Jim Carroll

Music, Life and everything else

Banter Living for the City: has Dublin really lost its creative edge?

Gauging the state of arts, culture and creativity in the capital

Smithfield, Dublin, July 2014. Photo: Giuseppe Milo http://www.flickr.com/photos/giuseppemilo

Thu, Oct 9, 2014, 14:06

   

Over the course of the last year, Banter’s ongoing Living for the City series has delved into many nooks and crannies of living, working and playing in Dublin in the 21st century, from transport, media and housing to food and immigration. We’ve had really strong turn-outs for all of these events, with the audience keen to get stuck in and have their say (as was also the case with last night’s discussion around privacy).

One of the topics which has bubbled to the surface a few times in many of the discussion panels has been the state of creativity in the city. There are many who will agree with Una Mullally’s recent opinion column that the capital is becoming “a twee, beige place, devoid of spontaneity and creative risk”, thanks to the departure of young Dubliners for other cities and a reduction in spaces in which to be adventurous.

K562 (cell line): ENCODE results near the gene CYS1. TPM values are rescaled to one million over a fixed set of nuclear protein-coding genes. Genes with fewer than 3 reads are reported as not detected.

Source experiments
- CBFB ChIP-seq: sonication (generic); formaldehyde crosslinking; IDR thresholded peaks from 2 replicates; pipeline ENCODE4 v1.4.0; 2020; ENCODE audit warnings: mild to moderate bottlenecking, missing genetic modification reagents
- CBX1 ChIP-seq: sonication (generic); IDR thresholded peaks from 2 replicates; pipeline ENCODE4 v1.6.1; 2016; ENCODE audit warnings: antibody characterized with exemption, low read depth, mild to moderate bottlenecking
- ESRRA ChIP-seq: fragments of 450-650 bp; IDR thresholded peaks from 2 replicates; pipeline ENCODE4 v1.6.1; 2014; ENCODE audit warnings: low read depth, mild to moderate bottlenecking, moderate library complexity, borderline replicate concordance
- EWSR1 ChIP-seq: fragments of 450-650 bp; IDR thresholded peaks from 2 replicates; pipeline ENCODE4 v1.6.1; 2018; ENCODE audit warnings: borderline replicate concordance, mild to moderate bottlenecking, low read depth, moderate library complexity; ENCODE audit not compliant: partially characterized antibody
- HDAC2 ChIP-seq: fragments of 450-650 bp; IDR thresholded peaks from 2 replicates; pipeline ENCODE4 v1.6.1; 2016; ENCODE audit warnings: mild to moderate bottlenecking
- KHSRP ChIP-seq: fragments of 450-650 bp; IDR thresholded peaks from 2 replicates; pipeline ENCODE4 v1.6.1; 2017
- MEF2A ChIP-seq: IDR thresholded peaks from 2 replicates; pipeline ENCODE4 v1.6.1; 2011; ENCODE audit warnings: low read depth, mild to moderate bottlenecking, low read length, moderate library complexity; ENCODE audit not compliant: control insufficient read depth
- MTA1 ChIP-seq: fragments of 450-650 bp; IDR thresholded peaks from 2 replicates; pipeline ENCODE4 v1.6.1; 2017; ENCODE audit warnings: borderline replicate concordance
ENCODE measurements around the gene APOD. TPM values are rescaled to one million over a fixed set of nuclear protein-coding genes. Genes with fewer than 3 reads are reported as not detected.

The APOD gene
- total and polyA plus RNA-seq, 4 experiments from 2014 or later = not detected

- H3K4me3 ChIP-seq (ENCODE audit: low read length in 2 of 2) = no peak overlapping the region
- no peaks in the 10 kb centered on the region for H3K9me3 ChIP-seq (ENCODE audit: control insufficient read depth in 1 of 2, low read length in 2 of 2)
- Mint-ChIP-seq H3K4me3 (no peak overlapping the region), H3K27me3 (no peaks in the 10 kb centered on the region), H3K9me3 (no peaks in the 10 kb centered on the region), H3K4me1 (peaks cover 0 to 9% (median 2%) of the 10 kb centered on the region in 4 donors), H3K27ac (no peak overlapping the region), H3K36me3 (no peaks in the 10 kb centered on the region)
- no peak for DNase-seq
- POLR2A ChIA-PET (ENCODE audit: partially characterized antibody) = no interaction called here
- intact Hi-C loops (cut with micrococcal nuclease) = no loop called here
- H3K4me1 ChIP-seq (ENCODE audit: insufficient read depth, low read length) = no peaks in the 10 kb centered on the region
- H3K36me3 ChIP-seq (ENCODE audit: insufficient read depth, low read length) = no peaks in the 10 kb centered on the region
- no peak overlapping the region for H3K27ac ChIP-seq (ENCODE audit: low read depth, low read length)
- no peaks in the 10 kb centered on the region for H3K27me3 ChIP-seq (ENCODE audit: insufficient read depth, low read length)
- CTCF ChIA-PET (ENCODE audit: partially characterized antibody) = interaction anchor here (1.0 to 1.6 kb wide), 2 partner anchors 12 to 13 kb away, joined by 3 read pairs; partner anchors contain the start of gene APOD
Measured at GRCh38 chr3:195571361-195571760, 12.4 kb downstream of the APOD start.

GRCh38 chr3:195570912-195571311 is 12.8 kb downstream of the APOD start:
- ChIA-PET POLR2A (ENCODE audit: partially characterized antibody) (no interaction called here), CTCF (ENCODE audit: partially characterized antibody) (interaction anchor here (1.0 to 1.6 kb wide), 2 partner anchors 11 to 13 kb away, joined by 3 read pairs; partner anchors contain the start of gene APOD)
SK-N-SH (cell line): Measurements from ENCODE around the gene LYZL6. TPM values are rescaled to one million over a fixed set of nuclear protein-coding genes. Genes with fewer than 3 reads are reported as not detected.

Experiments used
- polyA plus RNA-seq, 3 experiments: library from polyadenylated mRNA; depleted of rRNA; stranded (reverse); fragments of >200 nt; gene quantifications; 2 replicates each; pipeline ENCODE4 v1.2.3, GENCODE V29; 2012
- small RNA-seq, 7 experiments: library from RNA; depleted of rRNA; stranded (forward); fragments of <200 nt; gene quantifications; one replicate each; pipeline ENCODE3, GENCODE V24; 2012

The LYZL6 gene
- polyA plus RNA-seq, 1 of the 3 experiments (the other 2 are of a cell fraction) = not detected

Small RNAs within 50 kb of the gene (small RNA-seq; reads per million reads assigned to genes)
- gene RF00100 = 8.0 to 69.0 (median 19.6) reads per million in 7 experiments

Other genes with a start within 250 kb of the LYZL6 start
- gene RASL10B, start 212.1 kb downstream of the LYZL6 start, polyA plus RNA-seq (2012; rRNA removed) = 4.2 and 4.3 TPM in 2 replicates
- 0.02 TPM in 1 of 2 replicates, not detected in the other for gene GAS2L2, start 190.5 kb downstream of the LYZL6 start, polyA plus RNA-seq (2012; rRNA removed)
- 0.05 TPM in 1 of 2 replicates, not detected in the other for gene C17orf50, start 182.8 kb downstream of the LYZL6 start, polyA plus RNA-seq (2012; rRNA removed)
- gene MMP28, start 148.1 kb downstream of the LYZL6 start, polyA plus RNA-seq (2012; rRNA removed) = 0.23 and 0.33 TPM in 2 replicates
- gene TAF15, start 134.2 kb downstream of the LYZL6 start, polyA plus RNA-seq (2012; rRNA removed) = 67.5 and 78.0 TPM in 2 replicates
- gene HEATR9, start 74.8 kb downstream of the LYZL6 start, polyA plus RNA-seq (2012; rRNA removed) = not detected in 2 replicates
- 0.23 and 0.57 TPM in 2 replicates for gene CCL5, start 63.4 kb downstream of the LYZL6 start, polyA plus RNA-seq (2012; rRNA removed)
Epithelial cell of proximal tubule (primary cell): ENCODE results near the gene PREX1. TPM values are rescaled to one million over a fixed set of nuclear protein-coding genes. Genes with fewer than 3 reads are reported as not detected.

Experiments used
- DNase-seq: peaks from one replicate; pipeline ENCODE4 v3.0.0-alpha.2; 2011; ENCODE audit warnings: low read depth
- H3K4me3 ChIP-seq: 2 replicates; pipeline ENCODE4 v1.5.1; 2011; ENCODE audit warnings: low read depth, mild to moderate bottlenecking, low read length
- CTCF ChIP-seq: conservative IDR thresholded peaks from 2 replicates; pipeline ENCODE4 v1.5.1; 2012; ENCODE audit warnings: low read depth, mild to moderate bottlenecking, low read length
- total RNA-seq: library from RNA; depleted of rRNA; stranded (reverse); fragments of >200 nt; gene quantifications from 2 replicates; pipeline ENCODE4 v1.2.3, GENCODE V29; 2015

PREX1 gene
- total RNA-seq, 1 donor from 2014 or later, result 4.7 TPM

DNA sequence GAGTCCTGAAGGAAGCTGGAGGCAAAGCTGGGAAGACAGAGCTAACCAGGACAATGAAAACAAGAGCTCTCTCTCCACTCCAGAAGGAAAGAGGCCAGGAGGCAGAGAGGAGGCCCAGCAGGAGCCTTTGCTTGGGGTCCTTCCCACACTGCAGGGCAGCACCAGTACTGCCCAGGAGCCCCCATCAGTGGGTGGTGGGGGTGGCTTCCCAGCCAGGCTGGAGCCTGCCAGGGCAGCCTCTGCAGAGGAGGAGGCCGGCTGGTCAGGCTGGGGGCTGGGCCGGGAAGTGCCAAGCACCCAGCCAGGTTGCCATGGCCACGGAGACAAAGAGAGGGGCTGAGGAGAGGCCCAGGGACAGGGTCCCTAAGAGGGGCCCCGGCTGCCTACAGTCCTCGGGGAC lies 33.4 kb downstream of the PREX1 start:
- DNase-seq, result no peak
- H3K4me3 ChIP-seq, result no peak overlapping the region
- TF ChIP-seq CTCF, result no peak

But there are many others who would point to the fact that there’s a hell of a lot going on in Dublin right now right across the artistic, cultural and entertainment boards and, as has always been the case, you just need to go look for it. Just as the city has always had its “Dublin is dead” proponents (1990s’ band Puppy Love Bomb even had a t-shirt bearing that slogan), it has also always had its share of people doing stuff, be it underground ventures of old or the pop-up events of today. And yes, the latter coterie of do-ers includes plenty of twentysomethings.

As part of the The Beatyard citywide festival, Banter presents an evening for poking and prodding to see if Dublin still has a creative edge – or if it ever had one to begin with – what’s going on beneath the surface in arts and culture, where the bottlenecks are and what’s on the way.

Banter panel: Una Mullally (The Irish Times, Ceol Ar An Imeall), Sinead Kelly (Hunt & Gather), Dave Smith (Mabos) and Richard Seabrooke (creative director Thinkhouse, founder Offset). Contributions from the audience are, as always, welcome

Date, time and venue: Wednesday October 22, Twisted Pepper (Middle Abbey St., Dublin 1), doors open 6pm, Bantering begins 6.30pm. Limited invite list and tickets here.